The interview provides a glimpse not only into Elizabeth’s unhappy marriage, but furthermore into her dissatisfaction with her various southern homes—places which, clearly, did not compare to her finer northern origins. Regarding her recent residence in Montgomery, Elizabeth says, “I think that was kinder [sic] just camping because it was not my home.” Of her previous residence in Dothan, Alabama, Elizabeth exclaims, “It was very disgusting to me!—never very satisfactory.” Adding to her discontent, Elizabeth found her neighbors in Alabama to be supremely un-neighborly: she accuses them of spreading “absolutely malicious lies” about her, affronts to which she responded by acting “a lady the whole way through.” As a devout Catholic from a prosperous northern town, implanted without enthusiasm into the depths of the (Baptist) Bible Belt, Elizabeth was a pariah, a woman without friends, uncomfortable and seemingly unwelcome in her ever-changing southern environments. This alienation—paired with the apparently deceptive means used by Dr. Griffitts to bring his wife to Bryce (“I thought I was going to a Rest Hospital somewhere!” Elizabeth recounts in the interview)—seems impetus enough to trigger her transformation into the “bedraggled witch” of her son’s memory, the “manic” patient of doctors’ description. Yet those conducting her evaluation do not entertain this possibility. Rather, they seem more concerned with situating Elizabeth as a child-like madwoman incapable of recognizing her insanity.
They seem more concerned with situating Elizabeth as a child-like madwoman incapable of recognizing her insanity.
“I wonder if Mrs. Griffitts knows or realizes how upset and how confused she was when she came in?” Dr. Lawrence, a colleague of Partlow and fellow interviewer, muses.
“Maybe Dr. Griffitts will tell you—if you can see him!” Elizabeth responds. “I never wanted to come here. I begged the Doctor not to bring me here . . . The whole thing rests with Dr. Griffitts . . . I think we both should be questioned.”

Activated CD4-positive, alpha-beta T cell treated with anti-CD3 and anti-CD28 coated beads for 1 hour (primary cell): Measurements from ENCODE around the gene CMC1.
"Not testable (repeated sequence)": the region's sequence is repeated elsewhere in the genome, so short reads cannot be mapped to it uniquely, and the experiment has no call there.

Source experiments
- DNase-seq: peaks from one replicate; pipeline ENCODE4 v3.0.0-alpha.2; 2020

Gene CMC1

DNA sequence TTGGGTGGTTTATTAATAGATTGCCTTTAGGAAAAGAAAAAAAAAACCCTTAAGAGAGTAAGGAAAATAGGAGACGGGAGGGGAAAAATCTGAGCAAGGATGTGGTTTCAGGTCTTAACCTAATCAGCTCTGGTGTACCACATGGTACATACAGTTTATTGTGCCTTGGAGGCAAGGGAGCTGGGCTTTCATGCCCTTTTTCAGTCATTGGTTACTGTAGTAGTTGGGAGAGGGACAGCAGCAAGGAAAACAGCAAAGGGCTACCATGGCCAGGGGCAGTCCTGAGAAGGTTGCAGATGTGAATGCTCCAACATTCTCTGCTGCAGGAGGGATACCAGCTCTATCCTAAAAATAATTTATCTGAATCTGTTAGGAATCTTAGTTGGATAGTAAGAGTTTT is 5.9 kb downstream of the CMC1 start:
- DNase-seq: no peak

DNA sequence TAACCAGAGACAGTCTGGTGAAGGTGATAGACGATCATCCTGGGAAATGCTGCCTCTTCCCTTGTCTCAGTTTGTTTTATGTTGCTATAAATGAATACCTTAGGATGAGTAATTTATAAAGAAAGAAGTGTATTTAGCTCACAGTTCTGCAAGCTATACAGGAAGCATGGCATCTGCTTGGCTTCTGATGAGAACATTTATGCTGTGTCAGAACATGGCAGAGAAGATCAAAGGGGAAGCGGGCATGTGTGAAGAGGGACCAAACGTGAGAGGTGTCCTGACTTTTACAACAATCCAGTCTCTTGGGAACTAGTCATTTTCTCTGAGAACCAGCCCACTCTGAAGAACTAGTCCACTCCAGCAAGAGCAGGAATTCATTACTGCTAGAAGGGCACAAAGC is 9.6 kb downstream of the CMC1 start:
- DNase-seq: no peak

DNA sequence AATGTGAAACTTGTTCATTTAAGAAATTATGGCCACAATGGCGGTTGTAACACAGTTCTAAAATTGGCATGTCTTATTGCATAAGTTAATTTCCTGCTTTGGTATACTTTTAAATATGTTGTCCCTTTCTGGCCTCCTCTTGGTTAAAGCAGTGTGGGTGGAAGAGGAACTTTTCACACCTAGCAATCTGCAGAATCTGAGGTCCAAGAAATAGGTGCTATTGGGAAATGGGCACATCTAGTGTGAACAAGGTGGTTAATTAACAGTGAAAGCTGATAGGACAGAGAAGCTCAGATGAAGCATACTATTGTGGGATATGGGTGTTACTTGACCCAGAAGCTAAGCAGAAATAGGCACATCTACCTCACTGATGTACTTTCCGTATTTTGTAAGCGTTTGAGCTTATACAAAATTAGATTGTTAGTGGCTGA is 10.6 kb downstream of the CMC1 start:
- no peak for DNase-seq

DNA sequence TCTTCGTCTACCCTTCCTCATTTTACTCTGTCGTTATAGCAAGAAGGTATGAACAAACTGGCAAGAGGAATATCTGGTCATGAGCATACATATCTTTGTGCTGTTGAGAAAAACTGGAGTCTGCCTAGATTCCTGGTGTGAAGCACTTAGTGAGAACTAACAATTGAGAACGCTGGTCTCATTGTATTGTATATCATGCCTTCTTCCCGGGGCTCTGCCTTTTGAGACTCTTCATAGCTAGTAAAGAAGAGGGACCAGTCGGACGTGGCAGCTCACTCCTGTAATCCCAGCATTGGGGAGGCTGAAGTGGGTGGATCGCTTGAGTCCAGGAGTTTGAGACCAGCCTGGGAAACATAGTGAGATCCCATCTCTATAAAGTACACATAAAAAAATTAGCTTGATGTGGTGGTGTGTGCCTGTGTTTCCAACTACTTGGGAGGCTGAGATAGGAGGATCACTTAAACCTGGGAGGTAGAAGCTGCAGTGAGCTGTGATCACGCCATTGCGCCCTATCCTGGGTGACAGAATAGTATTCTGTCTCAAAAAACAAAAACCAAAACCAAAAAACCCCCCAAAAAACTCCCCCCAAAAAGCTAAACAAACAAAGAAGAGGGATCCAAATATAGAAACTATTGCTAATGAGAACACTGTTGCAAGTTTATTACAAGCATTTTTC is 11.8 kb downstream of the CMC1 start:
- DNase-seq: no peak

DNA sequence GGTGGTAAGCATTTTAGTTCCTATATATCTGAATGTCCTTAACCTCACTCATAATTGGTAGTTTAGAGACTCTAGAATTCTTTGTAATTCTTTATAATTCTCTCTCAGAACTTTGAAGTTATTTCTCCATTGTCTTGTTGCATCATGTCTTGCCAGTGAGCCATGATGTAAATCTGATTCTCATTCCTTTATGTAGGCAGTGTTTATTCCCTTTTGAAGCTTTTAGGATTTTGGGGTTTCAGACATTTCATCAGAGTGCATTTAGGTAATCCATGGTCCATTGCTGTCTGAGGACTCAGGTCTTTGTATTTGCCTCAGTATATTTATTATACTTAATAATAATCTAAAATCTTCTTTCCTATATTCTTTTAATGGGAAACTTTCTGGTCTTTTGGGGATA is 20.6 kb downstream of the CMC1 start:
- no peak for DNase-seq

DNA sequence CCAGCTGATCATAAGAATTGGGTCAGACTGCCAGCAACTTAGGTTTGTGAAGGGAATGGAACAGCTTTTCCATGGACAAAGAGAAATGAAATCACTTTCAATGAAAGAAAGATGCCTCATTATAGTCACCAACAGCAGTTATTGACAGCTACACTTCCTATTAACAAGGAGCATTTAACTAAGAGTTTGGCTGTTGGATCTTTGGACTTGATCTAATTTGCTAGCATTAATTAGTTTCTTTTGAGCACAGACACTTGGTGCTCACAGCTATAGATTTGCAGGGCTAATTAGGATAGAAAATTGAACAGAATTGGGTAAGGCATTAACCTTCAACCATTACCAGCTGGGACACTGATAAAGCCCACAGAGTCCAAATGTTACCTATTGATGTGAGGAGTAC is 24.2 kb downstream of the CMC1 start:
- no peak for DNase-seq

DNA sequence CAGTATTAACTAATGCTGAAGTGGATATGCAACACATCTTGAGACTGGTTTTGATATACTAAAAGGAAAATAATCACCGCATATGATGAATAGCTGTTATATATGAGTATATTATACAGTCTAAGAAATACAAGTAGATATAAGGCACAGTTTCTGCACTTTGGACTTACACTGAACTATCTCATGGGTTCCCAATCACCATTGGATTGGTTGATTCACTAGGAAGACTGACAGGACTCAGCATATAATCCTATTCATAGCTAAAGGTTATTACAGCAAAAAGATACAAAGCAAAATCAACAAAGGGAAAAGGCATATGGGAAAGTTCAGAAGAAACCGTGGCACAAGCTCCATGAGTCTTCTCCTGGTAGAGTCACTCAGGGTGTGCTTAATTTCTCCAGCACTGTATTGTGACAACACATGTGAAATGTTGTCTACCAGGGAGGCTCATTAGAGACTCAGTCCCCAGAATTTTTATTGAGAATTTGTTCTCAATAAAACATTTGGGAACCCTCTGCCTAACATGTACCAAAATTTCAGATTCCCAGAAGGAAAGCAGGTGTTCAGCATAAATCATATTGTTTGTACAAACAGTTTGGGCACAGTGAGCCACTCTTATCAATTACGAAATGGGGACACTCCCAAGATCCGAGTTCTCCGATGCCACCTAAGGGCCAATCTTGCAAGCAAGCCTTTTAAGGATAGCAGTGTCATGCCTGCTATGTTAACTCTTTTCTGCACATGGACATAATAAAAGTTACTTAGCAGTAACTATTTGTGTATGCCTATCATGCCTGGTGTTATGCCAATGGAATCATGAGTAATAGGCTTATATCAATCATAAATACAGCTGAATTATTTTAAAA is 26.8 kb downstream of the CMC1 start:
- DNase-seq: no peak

At this, “the patient” is dismissed.
During the evaluation that follows, Bryce physicians concur with Dr. Griffitts’s assessment of his wife.10 Dr. Partlow, along with Lawrence and Dr. Kay, diagnose “the patient” as exhibiting “Paranoid Defence of herself” accompanied by occasional “Manic Attacks.”
“She was as wild as anybody I have ever seen,” Kay notes of Elizabeth’s “manic” behavior upon her forced arrival at Bryce.
“I saw her when she had her face half covered up, and would not speak to anybody,” Partlow adds. “She doesn’t seem to have any appreciation of that at all.” Although Partlow briefly questions his own diagnosis—“she could have just been furiously mad with her husband about something”—finally, he concludes that her use of “‘I’ and ‘My’ so much is Paranoia.”
With these words, Partlow and his cohorts deem Elizabeth insane.
Case history characterization of Elizabeth remains largely unchanged throughout her thirty-year tenure at Bryce.11 Her first case history report from July 21, 1924, exemplifies the relatively consistent official institutional description of Elizabeth: “She is now quiet and orderly, but has the attitude of a paranoid individual,” this first report reads. “She has no insight into her condition, does not believe that her mind has been upset. She seems very much interested in her children, but seems to dislike her husband.” (An almost-supplementary “She has spoken frequently of a National Woman’s Party, and seems to be quite interested in politics” suggests as much about contemporary notions of women’s madness as Elizabeth’s state of mind.) A few months later, in an October 27, 1924 letter from Partlow to Elizabeth’s sister-in-law, Mrs. J. P. Glynn, one of her persistently inquiring relatives from Cairo, Partlow adds to the description of Elizabeth’s “condition” another theme that populates official accounts of her insanity: Elizabeth possesses “a mental condition which makes her think she is not treated fairly.”